How does Pym negotiate all this without descending into banality? Here’s a random passage I’d marked early in ch.1:
I don’t know whether spinsters are really more inquisitive than married women, though I believe they are thought to be because of the emptiness of their lives…
Her language here, as in the previous passage about Jane Eyre, is suggestively ambiguous. Mildred habitually expresses such bleak thoughts in an unassertive way, often as negatives (she is not Jane Eyre, she does not know about married women compared with her own spinster state), with frequent hedges – all that use of adverbial markers of doubt or uncertainty, like ‘really’, ‘rather plain’ and so on. And the more she protests her unworthiness with such unassuming, self-deprecating timidity, the less I believe her. This is the persona she has been ‘trained’ for – as she often suggests about her upbringing as a ‘clergyman’s daughter’. For although it’s her natural inclination to assume her role in life is to be a mouse, as it was Jane Eyre’s, like Jane she has suppressed fire in her. In that sense she IS Jane Eyre – but Jane’s Rochester is definitely not matched by Mildred’s handsome new neighbour Rocky Napier (the similarity of name is surely deliberate).
Photo from the Barbara Pym Society website
Mildred is sexually attracted to Rocky, with his ‘charming smile’, but realises he’s a shallow, philandering flirt. Part of her would love to throw herself at his feet – but this is not 1847, and Rocky isn’t going to be symbolically castrated, as Rochester is when he’s blinded in the fire at the end of Jane Eyre. On the contrary, Rocky never really looks at Mildred, preferring to gaze at his own reflection in her adoring eyes. And deep down she knows it.
Mildred had worked ‘in the Censorship’ during the war, and later at a ‘Learned Society’ of anthropologists – as Pym herself did. As a consequence she isn’t as unworldly or naïve as she chooses to suggest – though she certainly deceives those who know her into assuming that she is, and it’s easy for a modern reader to fall into the same misconception. Despite her frequent references then to her gradual drift into becoming ‘fussy and spinsterish if I wanted to’, ‘set in my ways’, ‘spinsterish and useless’, one of the shabby-genteel ‘impoverished gentlewomen’ whom she helps out in her voluntary work, the language clearly hints that she doesn’t ‘really’ want this fate:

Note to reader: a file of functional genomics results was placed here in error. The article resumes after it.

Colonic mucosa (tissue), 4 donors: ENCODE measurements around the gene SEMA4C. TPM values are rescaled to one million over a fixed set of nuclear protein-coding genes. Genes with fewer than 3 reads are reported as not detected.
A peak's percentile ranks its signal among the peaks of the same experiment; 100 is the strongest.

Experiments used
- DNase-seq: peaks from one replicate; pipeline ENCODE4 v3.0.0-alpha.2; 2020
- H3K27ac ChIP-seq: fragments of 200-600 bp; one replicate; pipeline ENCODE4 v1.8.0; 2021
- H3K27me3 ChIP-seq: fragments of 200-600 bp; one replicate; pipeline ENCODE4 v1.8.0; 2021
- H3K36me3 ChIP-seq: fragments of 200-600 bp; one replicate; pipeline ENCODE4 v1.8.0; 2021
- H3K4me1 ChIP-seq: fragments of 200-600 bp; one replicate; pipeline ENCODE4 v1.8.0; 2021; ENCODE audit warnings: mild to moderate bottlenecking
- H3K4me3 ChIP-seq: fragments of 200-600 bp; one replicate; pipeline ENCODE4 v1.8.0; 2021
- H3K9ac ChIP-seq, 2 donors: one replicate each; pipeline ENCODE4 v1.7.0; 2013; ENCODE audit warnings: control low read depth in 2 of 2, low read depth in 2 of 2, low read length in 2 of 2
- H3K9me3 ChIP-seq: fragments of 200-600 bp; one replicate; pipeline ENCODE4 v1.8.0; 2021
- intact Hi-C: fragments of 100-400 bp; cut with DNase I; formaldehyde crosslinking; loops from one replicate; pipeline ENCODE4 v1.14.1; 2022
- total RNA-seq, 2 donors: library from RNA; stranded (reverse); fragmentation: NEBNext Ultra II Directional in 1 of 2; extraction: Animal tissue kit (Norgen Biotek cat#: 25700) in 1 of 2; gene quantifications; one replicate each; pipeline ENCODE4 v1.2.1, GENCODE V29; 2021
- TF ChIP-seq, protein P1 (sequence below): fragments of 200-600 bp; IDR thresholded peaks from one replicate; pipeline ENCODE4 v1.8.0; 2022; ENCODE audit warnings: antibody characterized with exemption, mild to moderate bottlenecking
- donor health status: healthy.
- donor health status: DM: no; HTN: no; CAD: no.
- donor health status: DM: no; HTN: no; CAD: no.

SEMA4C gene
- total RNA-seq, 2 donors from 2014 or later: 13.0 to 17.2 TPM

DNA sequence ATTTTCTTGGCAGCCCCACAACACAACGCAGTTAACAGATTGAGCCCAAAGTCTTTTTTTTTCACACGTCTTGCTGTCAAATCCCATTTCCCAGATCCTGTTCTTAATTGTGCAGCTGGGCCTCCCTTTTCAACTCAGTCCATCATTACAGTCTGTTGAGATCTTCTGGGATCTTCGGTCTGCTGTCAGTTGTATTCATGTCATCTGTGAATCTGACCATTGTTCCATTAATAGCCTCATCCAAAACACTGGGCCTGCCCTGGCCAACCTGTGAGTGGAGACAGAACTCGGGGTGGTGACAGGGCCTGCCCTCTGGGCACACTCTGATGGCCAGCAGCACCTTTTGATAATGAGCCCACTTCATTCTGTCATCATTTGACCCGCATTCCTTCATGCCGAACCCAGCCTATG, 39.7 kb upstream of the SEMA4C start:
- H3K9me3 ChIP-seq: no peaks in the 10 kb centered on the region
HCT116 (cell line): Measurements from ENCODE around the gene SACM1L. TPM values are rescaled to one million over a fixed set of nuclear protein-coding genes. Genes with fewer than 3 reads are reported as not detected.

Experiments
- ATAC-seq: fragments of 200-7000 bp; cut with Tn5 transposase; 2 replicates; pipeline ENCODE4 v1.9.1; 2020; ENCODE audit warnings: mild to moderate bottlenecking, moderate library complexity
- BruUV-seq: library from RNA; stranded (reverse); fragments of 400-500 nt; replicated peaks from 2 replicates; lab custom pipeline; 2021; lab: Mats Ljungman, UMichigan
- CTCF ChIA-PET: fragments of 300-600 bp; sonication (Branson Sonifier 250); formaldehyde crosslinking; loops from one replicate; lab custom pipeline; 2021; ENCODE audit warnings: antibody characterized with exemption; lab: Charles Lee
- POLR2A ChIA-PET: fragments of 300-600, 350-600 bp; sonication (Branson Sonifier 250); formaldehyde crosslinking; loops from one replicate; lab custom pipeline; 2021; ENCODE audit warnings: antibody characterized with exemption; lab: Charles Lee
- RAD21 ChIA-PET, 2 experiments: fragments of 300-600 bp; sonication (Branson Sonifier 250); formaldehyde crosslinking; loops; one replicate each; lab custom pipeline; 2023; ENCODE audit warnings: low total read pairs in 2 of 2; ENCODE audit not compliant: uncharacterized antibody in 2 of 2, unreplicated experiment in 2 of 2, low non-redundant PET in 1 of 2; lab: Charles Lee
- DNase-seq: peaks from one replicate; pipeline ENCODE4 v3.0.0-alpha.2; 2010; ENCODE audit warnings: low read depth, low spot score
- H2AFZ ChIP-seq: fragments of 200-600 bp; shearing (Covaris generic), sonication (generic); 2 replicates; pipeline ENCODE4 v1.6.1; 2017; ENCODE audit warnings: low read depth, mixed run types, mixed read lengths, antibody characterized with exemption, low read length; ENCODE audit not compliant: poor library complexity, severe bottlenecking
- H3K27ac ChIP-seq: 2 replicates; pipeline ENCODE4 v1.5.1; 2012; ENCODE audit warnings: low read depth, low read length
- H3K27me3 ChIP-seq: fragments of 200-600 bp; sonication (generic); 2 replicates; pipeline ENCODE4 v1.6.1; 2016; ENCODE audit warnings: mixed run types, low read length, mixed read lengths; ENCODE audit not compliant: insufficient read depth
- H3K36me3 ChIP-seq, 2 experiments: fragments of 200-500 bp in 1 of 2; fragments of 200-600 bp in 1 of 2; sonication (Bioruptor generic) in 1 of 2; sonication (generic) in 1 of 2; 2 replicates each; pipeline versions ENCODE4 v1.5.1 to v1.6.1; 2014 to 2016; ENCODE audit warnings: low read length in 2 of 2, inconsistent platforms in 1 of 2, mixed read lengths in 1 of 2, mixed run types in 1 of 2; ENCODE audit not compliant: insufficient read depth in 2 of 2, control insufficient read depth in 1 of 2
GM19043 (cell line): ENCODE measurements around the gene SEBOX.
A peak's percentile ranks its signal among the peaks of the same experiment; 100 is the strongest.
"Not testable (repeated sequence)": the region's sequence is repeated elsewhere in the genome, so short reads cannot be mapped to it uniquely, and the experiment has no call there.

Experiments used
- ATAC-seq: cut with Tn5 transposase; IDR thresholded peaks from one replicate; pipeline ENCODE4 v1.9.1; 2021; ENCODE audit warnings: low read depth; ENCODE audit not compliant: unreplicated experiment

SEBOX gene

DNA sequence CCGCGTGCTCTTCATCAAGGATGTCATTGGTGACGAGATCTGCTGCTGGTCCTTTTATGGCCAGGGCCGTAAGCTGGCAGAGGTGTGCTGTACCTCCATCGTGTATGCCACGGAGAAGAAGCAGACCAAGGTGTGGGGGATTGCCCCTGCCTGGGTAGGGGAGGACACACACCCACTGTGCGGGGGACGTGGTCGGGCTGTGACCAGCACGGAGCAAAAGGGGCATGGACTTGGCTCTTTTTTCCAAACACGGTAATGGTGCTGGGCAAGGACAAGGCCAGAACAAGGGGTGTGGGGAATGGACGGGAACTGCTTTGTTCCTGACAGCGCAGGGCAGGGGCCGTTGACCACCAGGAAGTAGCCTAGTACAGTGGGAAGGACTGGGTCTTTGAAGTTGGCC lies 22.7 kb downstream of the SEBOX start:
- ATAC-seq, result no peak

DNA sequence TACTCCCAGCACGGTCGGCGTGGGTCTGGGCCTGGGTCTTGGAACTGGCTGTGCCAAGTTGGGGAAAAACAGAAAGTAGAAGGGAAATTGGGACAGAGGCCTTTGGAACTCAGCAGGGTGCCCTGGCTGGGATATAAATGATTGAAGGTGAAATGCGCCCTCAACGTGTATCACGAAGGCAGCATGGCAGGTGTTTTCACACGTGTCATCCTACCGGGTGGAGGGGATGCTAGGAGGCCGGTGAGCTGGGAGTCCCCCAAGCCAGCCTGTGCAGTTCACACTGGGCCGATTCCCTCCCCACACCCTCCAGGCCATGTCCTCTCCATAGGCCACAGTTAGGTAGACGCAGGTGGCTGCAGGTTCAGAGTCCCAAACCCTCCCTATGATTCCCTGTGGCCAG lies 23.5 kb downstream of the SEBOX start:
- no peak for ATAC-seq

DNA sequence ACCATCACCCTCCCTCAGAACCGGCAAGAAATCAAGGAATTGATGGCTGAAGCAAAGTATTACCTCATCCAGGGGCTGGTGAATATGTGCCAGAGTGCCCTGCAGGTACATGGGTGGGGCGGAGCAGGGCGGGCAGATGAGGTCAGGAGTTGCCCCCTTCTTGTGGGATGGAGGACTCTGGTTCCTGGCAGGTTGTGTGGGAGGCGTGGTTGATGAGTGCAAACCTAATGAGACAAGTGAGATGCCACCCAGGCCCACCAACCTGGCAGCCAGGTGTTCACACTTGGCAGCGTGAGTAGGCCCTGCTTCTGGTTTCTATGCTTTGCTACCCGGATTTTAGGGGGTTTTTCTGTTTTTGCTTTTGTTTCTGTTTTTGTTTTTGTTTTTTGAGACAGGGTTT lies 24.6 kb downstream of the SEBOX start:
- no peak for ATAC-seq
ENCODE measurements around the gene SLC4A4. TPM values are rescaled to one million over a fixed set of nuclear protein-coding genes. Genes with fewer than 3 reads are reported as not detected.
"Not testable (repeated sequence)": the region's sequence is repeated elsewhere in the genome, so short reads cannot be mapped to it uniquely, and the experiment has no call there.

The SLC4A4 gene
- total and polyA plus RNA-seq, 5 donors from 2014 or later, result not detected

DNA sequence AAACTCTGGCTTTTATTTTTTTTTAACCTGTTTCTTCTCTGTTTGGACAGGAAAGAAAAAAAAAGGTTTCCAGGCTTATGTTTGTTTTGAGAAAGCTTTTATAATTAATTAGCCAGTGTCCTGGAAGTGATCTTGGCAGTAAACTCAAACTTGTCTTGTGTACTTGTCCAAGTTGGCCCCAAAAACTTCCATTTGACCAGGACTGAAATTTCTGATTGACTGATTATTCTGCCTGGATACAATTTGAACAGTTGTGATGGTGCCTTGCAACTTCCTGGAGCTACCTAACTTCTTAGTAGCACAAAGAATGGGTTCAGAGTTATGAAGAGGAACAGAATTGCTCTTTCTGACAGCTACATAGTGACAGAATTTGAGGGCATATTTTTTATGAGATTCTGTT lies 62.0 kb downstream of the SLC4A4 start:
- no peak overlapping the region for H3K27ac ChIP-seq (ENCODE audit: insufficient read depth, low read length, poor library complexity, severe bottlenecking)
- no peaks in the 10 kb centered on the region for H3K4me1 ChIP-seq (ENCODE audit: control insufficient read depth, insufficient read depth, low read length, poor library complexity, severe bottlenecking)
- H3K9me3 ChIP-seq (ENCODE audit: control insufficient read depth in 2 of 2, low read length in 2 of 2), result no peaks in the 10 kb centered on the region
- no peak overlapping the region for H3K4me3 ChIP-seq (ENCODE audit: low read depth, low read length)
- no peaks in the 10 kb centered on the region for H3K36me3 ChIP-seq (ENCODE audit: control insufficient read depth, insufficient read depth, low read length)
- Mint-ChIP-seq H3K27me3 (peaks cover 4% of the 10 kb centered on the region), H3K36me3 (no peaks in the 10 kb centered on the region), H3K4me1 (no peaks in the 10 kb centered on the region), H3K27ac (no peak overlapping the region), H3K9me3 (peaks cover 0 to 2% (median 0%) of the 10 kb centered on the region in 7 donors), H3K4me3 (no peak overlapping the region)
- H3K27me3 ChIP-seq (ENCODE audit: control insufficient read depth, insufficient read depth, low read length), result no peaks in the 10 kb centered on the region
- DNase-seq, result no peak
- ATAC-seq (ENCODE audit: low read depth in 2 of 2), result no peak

I forebore to remark that women like me really expected very little – nothing, almost.
She says this to the other potential romantic partner in her life, the attractive but desiccated Everard Bone (Pym’s good on names). As ever the apparent nullity of her expectations is counterpointed by those qualifications: ‘really’ (yet again), ‘almost’. And of course, she ‘forebore to remark’ the words anyway. She might have thought them, but she sure as hell wasn’t going to say them to the pompous, treacherous Everard.
It’s this plucky refusal ultimately to accept the Trollopian fate that all around her – and those who shaped her – take for granted will be hers that makes Mildred such an engaging heroine, given her apparently self-effacing character. In another of her little remarks in which as usual she appears to present herself as nugatory, there’s the equally usual ambiguity; she’s being teased by Father Julian about her crush on the desirable sailor home from the war, Rocky; Mildred would never ‘do anything foolish’, says his sister Winifred, springing to her defence. Mildred reflects on this ‘a little sadly’ (note the usual hedge) as being ‘only too true’, but
…hoped I did not appear too much that kind of person to others. Virtue is an excellent thing and we should all strive after it, but it can sometimes be a little depressing.
Exactly. She may be a female Prufrock, but like Eliot’s wistfully cautious and obtuse ‘Fool’, who is ‘not Prince Hamlet nor was meant to be’, Mildred has heard the male equivalent of ‘mermaids singing’. And she’s less inclined than Prufrock to believe finally that they won’t sing to her – or that if they do, she’ll be taken in by their siren calls.
Most recent is the excellent post at Jacqui Wine’s Journal. Jacqui closes with links to several other bloggers’ reviews. I’d also recommend to anyone interested in further researching the work of this once neglected author’s work the site of the Barbara Pym Society, which has links to a huge range of web resources, including scholarly conference papers of that Society.